"Our position is the two Italians were railroaded, and this is the death penalty we're talking about," he said. "We know the outcome, but it's still exciting to be involved in a part of history."
During the actual trial, it took seven days to pick the all-male jury, causing court officers to resort to pulling in men from the street. Women weren't allowed to serve on juries until 1950.
Connor was keeping it light as he prepared for his performance as prosecutor. "I think this is the only case I can actually win in this courthouse," he said, jokingly.
Here, the prosecutorial role is somewhat dubious, he said, because of the "hue and cry" that the defendants were denied a fair trial. Plus like the defense, Connor must boil down a four-hour closing argument to 10 minutes.
"I think the only thing I'll have time to do is say, 'Find them guilty,' and sit down," he said.
For Connor and others though, an added benefit of their involvement has been discovering trivia about the case, and the courthouse.
The same may be said for Gibbons and her colleagues.
They learned, for example, that the original courthouse bell was made by Paul Revere and is currently housed at the Dedham Historical Society. And contrary to popular belief, no one was ever hanged inside the Greek- and Roman-styled structure's dome.
Hangings did take place, but in a barn at the nearby jail called "the Dedham gallows." A beam from the county's last hanging is on display, along with the cage and a 1950s police wagon.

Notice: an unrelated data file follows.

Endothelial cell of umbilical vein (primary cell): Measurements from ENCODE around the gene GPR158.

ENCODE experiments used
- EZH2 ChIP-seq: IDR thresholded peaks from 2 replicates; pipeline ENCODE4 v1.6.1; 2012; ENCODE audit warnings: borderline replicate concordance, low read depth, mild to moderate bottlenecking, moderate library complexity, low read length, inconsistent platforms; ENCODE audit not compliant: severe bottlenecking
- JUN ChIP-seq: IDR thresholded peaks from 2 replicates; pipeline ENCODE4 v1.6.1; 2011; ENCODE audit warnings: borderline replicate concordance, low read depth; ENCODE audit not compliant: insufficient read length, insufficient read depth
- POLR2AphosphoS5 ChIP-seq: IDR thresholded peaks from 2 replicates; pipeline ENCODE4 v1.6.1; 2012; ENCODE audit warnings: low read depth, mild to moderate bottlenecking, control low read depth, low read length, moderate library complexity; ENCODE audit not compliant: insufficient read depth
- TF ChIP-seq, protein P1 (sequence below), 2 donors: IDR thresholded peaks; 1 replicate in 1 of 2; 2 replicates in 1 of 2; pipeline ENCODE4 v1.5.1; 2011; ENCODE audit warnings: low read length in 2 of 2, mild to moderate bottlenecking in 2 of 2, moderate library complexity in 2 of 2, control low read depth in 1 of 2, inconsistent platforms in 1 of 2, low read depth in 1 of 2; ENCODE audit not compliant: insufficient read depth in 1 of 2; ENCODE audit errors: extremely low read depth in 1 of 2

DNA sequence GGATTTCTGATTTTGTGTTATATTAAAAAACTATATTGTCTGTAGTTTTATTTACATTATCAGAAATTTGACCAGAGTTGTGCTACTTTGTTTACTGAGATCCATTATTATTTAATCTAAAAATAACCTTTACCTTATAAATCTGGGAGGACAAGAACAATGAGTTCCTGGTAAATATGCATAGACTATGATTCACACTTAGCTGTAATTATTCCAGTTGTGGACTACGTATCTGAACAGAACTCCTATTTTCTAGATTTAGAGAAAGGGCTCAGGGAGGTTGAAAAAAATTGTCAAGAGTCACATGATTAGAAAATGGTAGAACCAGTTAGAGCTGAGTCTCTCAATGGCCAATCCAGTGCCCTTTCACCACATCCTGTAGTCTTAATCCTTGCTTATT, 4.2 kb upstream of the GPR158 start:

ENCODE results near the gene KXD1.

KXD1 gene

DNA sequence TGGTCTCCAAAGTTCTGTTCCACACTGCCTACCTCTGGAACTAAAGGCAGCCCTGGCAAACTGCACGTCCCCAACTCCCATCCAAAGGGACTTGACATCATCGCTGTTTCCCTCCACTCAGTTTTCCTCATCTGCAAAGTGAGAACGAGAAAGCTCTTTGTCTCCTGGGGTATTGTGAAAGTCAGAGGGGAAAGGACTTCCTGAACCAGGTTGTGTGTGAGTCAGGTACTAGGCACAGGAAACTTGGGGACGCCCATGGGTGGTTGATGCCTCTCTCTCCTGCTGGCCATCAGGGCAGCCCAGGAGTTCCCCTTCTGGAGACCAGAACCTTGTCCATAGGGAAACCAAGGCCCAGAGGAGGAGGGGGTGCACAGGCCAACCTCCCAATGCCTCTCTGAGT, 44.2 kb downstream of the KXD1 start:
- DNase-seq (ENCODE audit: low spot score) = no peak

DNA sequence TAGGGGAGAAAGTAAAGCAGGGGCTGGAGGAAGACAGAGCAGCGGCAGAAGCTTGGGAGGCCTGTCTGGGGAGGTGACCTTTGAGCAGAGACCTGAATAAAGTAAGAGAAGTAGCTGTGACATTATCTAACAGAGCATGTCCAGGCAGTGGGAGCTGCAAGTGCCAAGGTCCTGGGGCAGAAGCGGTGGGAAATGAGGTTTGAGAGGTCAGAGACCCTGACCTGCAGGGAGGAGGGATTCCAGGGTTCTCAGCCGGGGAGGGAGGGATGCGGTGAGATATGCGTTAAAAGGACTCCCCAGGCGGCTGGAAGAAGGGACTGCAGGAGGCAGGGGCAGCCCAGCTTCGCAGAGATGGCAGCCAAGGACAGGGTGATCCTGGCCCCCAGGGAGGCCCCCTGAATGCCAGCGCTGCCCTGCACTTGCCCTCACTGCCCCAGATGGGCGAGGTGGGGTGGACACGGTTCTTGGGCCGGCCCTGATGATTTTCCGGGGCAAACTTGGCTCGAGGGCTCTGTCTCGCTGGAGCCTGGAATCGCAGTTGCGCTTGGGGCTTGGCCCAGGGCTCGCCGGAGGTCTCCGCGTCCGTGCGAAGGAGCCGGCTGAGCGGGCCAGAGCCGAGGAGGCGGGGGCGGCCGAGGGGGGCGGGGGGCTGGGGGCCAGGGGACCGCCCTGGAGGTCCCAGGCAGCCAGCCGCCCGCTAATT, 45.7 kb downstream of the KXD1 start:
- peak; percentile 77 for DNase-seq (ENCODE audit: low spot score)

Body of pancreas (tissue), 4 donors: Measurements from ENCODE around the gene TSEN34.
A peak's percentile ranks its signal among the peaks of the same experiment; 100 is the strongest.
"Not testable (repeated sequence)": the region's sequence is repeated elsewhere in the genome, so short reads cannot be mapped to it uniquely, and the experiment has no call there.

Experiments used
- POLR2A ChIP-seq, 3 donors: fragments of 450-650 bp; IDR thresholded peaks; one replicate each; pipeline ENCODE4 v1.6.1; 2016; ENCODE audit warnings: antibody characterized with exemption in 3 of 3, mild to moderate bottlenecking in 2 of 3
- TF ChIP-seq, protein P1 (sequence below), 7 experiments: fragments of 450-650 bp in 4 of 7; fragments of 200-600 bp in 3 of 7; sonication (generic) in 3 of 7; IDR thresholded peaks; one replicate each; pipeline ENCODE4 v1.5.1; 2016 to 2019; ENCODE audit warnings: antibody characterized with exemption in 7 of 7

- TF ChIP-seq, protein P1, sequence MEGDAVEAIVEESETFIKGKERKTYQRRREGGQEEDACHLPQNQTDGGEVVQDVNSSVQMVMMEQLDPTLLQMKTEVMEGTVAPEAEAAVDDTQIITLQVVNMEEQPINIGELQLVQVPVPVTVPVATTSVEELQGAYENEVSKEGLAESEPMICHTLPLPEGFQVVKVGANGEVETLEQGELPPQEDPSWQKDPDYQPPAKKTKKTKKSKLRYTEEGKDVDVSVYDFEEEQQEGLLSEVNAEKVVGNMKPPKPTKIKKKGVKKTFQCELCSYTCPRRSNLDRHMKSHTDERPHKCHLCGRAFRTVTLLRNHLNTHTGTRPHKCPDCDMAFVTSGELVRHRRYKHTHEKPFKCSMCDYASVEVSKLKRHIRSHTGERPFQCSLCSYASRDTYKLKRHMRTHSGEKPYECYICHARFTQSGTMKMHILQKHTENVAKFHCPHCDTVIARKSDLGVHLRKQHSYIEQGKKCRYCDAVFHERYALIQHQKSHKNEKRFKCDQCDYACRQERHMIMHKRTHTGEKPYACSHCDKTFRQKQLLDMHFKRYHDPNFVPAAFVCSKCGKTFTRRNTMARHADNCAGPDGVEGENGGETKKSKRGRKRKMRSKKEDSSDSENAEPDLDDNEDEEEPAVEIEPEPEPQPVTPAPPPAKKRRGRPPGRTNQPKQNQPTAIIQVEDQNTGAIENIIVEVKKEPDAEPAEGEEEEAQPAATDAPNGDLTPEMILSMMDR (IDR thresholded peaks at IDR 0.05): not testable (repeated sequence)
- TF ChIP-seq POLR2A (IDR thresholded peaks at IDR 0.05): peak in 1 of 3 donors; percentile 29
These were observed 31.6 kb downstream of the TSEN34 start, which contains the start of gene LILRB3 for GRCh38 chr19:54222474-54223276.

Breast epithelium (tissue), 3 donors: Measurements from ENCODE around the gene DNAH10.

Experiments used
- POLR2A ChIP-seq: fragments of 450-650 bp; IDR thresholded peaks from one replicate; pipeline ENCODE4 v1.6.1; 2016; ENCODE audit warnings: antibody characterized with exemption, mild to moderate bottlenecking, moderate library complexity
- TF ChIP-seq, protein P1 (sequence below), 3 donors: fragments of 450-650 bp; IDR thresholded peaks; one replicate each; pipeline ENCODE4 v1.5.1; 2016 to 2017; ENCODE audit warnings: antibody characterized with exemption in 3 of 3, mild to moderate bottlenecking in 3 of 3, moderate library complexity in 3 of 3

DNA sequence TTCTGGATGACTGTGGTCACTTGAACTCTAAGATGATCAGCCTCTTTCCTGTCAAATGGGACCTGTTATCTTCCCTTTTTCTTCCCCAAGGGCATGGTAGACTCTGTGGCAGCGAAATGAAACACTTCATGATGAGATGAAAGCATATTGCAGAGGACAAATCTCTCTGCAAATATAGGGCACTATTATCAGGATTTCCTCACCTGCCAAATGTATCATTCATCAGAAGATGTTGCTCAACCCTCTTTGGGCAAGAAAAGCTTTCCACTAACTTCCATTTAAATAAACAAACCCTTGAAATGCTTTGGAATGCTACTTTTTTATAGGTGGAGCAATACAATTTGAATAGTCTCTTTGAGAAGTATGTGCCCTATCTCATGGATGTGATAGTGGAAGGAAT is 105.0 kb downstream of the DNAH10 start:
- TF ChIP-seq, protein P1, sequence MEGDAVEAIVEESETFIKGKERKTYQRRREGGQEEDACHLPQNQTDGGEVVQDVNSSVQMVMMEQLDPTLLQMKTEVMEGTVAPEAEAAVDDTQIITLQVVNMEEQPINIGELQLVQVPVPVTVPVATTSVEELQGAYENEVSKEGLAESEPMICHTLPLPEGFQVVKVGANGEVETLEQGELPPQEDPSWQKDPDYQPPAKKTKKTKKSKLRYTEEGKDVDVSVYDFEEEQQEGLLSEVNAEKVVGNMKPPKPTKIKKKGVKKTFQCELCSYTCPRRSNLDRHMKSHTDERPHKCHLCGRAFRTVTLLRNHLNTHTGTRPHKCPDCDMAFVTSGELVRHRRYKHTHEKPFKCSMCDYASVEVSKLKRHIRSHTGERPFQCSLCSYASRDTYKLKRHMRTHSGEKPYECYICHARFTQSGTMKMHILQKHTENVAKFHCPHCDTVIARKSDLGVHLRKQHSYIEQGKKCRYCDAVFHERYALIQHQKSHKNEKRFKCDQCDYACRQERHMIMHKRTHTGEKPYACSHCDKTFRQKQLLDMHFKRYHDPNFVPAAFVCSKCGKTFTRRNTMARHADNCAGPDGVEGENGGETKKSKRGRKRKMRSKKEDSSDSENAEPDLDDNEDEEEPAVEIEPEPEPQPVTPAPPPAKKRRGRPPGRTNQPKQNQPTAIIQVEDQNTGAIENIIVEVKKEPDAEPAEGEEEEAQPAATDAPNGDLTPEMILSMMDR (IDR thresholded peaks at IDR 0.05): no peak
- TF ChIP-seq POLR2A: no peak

Luminaries, including John Adams, practiced law in the Dedham court. And in 1990, contentious TV jurist Judge Joseph Wapner filmed two days of shows there.
A number of historical features remain in the 182-year-old courthouse, including marble courtroom clocks and the shells of 1920s-era phone booths, where reporters would line up to call in stories.
There's also the mysterious door sign that reads, "Ladies Retiring."
That, court officials say, was the polite way to say that behind the door was a place where a woman has "retired from the public contact to take care of private business."
"We have learned so much," said Gibbons. "I grew up in Dedham, and I never knew any of this."
Michele Morgan Bolton can be reached at firstname.lastname@example.org.